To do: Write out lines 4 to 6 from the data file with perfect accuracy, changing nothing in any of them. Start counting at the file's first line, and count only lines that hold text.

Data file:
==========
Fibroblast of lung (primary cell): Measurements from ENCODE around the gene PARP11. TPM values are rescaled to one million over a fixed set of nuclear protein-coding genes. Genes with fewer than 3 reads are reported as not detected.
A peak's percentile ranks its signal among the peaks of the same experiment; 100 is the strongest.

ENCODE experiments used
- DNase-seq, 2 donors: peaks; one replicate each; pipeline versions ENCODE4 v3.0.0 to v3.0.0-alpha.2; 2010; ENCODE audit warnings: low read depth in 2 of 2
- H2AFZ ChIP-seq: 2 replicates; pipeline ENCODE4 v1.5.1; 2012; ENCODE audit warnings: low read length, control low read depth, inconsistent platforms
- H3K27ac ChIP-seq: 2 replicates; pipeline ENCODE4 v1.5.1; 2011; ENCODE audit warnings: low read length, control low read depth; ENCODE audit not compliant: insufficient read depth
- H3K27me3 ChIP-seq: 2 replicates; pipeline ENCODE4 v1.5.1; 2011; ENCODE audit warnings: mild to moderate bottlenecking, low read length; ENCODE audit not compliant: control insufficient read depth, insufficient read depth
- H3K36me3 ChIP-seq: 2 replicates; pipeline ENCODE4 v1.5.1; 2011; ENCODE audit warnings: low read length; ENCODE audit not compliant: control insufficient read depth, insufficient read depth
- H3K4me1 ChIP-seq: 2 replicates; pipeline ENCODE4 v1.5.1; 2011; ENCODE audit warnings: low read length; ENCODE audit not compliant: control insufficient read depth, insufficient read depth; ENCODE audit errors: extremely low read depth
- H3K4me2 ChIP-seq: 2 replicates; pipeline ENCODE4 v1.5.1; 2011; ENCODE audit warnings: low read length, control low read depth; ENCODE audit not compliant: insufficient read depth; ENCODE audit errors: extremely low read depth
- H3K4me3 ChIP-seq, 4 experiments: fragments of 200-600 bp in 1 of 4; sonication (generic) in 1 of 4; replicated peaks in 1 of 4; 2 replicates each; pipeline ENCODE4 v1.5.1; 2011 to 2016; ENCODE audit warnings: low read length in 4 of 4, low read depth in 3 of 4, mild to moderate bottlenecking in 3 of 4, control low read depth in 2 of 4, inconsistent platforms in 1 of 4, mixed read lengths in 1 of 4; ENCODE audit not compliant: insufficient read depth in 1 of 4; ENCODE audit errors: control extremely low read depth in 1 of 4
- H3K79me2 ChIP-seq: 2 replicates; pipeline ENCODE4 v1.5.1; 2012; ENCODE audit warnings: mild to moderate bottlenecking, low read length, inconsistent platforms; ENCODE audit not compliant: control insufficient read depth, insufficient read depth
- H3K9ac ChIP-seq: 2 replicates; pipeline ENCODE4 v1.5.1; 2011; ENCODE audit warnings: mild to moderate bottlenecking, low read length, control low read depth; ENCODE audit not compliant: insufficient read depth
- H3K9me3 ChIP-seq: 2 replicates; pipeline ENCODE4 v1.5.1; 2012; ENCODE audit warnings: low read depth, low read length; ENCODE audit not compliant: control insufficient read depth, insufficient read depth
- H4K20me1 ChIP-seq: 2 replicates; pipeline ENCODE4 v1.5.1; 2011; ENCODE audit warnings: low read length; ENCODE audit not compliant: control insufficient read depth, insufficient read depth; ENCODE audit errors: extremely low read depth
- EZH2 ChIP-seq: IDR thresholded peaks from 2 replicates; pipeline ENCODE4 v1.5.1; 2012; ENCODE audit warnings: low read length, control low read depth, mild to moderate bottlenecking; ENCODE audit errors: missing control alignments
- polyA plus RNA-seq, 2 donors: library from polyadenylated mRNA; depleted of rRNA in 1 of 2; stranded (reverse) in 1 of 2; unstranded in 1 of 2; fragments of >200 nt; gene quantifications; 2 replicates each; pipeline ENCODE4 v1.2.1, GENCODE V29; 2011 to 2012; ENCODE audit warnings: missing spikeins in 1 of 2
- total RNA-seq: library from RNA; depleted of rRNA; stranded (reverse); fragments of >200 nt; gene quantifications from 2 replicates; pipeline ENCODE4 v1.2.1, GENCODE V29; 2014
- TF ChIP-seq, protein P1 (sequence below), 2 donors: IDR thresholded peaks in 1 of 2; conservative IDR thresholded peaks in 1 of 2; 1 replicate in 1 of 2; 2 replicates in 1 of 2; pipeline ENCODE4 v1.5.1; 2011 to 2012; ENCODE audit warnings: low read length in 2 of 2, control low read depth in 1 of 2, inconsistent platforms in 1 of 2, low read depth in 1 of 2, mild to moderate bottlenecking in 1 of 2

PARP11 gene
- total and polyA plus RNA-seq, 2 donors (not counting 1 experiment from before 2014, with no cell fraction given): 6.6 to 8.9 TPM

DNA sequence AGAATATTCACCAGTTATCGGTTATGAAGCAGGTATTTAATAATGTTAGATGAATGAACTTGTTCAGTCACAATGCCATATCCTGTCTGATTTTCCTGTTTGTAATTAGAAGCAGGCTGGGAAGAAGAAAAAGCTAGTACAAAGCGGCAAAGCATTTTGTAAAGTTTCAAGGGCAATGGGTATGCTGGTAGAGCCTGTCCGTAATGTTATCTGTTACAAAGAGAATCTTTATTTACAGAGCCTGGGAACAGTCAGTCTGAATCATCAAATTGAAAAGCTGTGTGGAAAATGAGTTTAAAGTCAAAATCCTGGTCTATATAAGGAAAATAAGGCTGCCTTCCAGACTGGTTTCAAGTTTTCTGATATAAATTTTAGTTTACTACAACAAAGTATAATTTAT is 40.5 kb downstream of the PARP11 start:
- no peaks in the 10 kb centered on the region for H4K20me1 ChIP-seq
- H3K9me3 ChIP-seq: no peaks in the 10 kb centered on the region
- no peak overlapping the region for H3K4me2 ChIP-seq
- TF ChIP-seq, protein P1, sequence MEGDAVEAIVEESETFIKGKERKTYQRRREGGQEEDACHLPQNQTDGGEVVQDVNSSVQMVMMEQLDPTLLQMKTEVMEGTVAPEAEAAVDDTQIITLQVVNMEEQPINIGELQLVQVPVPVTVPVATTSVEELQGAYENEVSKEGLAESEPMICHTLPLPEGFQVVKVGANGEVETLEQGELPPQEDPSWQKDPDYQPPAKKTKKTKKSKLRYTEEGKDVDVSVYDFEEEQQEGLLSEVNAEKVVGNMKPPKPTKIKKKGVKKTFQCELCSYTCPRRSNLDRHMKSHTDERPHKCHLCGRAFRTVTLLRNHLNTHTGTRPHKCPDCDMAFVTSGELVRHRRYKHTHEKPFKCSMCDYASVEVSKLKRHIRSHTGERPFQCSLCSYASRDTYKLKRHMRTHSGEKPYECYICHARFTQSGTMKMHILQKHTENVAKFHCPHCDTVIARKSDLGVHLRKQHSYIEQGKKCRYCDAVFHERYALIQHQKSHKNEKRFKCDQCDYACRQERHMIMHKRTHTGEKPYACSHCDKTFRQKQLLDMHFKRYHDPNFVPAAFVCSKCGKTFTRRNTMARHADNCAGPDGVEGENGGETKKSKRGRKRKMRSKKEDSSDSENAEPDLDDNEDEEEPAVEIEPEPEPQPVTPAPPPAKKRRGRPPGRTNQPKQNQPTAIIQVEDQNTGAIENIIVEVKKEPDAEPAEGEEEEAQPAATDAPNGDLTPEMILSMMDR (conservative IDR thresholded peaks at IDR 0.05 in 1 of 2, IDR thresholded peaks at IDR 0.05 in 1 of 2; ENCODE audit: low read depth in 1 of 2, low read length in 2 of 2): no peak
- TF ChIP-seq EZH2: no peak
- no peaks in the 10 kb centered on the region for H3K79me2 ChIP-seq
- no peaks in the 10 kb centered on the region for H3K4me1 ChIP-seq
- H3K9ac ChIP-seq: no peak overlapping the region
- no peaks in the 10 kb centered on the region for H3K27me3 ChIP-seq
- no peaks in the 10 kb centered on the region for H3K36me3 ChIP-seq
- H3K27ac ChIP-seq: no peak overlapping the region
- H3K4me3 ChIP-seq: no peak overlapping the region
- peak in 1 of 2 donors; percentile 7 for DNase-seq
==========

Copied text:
- DNase-seq, 2 donors: peaks; one replicate each; pipeline versions ENCODE4 v3.0.0 to v3.0.0-alpha.2; 2010; ENCODE audit warnings: low read depth in 2 of 2
- H2AFZ ChIP-seq: 2 replicates; pipeline ENCODE4 v1.5.1; 2012; ENCODE audit warnings: low read length, control low read depth, inconsistent platforms
- H3K27ac ChIP-seq: 2 replicates; pipeline ENCODE4 v1.5.1; 2011; ENCODE audit warnings: low read length, control low read depth; ENCODE audit not compliant: insufficient read depth